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HSBC failure to disclose interest rate increase to borrowers affected 225 loans and 180 borrowers and sees bank warned and required to compensate borrowers about $7,000

HSBC failure to disclose interest rate increase to borrowers affected 225 loans and 180 borrowers and sees bank warned and required to compensate borrowers about $7,000

The Commerce Commission has issued a warning to HSBC over failing to disclose interest rate increases to borrowers.

The consumer watchdog says in doing so the bank failed to comply with the information disclosure requirements of the Credit Contracts and Consumer Finance Act (CCCFA).

According to the Commerce Commission, HSBC self-reported the issue following a routine audit of its New Zealand business. HSBC identified six times between 2014 and 2018 where it failed to disclose an interest rate increase to borrowers. The failures affected 225 loans and 180 borrowers.

The Commerce Commission says HSBC likely breached the requirements of the CCCFA for lenders to disclose changes following the exercise of a contractual right or power.

“HSBC advised the Commission these failures were due to inadequate internal manual processes and failure to identify errors in a timely way,” says Commerce Commission chairwoman Anna Rawlings.

“The disclosure requirements are there to protect consumers. They ensure that lenders provide essential information about a loan when it is first taken out or, as in this case, when the lender makes a change to the loan, as allowed in the contract. Lenders must fully and accurately inform borrowers about such changes and within the required time limit. HSBC failed to do so in relation to these cases,” says Rawlings.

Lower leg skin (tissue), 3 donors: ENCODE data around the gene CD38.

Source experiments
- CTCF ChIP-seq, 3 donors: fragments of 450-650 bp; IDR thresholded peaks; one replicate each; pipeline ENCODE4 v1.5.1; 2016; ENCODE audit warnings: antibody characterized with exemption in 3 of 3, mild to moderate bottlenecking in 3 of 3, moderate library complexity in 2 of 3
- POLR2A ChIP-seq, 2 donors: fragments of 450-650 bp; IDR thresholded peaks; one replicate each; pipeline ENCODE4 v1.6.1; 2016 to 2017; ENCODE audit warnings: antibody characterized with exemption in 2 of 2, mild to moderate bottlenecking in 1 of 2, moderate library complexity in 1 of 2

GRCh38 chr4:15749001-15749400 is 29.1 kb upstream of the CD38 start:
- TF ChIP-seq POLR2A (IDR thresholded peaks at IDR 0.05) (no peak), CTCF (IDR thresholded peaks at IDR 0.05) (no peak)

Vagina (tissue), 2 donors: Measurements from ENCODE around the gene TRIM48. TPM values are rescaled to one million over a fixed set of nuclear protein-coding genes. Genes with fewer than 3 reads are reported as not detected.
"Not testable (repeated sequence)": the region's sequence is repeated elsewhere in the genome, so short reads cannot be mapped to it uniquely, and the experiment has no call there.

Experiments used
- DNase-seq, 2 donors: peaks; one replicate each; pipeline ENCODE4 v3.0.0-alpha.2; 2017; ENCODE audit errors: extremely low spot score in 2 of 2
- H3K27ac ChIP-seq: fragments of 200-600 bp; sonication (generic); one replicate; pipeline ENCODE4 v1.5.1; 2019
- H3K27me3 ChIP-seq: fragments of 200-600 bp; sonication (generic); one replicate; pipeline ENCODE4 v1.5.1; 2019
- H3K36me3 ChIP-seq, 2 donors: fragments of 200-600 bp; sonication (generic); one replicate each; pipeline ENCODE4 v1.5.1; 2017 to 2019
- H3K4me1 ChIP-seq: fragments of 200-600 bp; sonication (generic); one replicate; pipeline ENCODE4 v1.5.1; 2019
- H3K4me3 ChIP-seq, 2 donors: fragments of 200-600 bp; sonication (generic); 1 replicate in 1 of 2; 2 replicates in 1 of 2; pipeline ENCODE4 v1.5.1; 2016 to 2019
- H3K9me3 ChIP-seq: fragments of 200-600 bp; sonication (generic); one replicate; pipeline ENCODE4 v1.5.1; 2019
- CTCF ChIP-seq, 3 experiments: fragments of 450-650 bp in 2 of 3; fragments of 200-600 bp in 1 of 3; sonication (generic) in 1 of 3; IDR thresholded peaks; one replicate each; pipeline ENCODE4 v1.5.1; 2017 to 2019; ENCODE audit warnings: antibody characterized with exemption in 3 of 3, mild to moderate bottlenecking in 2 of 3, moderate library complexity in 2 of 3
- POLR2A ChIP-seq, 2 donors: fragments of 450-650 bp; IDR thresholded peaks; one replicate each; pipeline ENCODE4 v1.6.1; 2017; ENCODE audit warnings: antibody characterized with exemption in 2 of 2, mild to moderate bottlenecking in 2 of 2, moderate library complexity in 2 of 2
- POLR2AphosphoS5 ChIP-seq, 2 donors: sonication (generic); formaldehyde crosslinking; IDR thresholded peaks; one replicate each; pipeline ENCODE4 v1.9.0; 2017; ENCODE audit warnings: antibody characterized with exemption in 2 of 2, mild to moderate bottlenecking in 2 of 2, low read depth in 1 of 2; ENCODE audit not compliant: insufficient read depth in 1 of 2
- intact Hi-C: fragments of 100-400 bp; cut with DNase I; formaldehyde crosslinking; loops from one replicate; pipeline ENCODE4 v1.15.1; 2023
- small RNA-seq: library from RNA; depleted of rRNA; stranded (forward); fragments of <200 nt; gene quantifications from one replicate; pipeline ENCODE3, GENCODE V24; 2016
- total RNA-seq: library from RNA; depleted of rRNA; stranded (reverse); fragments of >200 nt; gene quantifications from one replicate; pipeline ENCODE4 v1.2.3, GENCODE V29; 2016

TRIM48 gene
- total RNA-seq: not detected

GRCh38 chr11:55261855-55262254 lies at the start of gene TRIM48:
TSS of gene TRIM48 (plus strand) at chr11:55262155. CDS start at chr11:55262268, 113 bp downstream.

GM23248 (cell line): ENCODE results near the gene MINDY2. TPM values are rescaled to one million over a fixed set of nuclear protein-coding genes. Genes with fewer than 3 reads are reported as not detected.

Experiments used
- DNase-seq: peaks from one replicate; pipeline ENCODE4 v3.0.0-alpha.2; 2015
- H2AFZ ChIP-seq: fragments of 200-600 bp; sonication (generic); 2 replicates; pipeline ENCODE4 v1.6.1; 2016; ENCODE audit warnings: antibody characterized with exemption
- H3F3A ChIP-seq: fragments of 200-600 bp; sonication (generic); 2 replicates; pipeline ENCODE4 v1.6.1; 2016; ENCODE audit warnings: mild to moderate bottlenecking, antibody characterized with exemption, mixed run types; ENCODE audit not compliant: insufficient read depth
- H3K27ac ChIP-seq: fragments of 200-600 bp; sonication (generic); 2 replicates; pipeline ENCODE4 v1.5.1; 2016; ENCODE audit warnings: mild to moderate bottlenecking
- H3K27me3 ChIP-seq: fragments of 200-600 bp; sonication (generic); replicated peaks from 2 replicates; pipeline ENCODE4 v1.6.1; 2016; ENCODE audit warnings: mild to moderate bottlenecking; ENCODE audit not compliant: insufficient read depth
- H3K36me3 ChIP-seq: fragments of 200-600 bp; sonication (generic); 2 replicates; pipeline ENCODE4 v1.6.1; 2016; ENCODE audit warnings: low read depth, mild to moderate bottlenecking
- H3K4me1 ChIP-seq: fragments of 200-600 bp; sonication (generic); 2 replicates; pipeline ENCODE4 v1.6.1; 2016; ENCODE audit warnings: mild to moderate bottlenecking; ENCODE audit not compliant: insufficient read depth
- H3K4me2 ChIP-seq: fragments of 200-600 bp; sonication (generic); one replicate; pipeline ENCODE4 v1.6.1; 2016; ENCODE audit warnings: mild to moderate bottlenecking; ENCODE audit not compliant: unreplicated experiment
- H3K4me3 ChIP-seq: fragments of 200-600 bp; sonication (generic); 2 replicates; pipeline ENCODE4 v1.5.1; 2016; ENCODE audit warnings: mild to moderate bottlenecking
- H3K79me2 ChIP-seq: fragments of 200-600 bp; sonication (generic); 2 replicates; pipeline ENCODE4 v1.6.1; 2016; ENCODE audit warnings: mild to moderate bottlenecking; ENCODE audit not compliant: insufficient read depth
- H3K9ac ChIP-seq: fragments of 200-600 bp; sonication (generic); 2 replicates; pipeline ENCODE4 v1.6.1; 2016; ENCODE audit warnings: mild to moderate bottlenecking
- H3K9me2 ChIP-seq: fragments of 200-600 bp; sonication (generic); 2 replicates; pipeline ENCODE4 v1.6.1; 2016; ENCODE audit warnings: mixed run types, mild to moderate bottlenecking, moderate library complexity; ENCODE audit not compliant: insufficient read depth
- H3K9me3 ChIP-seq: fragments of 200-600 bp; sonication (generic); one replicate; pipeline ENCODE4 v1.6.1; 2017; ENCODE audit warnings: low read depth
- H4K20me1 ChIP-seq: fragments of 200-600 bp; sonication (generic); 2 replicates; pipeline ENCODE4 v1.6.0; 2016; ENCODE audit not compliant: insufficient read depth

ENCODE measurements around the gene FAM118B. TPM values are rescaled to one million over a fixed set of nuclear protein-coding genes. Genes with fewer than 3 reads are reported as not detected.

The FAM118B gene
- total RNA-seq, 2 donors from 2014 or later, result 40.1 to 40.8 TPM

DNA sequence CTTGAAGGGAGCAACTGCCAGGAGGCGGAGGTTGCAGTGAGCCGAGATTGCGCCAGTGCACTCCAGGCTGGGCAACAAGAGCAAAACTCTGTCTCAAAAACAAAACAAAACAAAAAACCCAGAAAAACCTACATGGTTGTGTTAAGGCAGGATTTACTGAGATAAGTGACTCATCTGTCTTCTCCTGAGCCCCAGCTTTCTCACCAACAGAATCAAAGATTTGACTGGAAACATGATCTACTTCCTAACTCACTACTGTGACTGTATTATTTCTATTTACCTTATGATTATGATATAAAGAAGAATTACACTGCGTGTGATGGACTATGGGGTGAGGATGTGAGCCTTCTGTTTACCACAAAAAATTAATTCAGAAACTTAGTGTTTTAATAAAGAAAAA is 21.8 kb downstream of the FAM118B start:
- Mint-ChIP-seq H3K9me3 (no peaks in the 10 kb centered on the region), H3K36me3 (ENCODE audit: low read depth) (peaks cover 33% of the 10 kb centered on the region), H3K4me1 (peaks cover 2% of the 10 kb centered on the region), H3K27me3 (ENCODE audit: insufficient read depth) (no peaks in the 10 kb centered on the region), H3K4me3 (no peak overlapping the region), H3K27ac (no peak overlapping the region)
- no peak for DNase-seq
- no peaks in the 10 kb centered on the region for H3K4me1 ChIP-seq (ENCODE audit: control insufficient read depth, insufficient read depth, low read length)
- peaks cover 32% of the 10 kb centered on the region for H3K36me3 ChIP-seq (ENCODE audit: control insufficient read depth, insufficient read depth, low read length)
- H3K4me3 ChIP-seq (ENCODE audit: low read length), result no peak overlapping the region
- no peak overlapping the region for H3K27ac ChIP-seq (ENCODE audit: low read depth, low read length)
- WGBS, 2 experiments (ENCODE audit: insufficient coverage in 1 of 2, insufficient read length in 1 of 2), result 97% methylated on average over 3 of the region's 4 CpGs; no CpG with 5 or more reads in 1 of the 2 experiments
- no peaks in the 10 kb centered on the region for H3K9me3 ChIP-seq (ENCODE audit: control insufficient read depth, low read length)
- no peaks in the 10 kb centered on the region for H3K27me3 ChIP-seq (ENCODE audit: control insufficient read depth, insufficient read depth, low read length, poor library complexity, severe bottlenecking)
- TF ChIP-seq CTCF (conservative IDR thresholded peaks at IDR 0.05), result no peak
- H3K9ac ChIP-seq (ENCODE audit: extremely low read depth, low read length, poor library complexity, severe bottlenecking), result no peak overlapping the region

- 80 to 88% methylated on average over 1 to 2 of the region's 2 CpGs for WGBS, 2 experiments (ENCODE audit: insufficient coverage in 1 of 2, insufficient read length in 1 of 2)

HSBC has written to borrowers providing details of the change following the interest rate increase in 2018 and made changes to its processes including moving to automated disclosure processes where possible. It has also provided compensation to affected borrowers totalling about $7,000, the Commerce Commission says.

“In light of the actions already taken by HSBC and the relatively small number of affected borrowers, the Commission decided that a warning was appropriate in this case. We note HSBC’s pro-active conduct in self-reporting the matter and its subsequent co-operation with our investigation,” says Rawlings.

Meanwhile an HSBC spokesman said the bank accepts the Commerce Commission's decision.

"After self-reporting the issue to the NZ Commerce Commission when we discovered it, we have since remediated all impacted loan accounts, and apologised to and compensated all impacted existing customers. We have reviewed our internal processes to ensure this does not happen again,” the HSBC spokesman said.

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6 Comments

so... HSBC self reported and had to repay borrowers a total of $7000. Is there not more important things going on?

Yes the whole thing may seem petty but journalists have quotas to meet.

There are no quotas here streetwise.

There is no story either.

Why did you click..?

Click baited..... wouldnt have bothered if the headline on the main page said a total of $7k to be paid out.

Days to the General Election: 23
See Party Policies here. Party Lists here.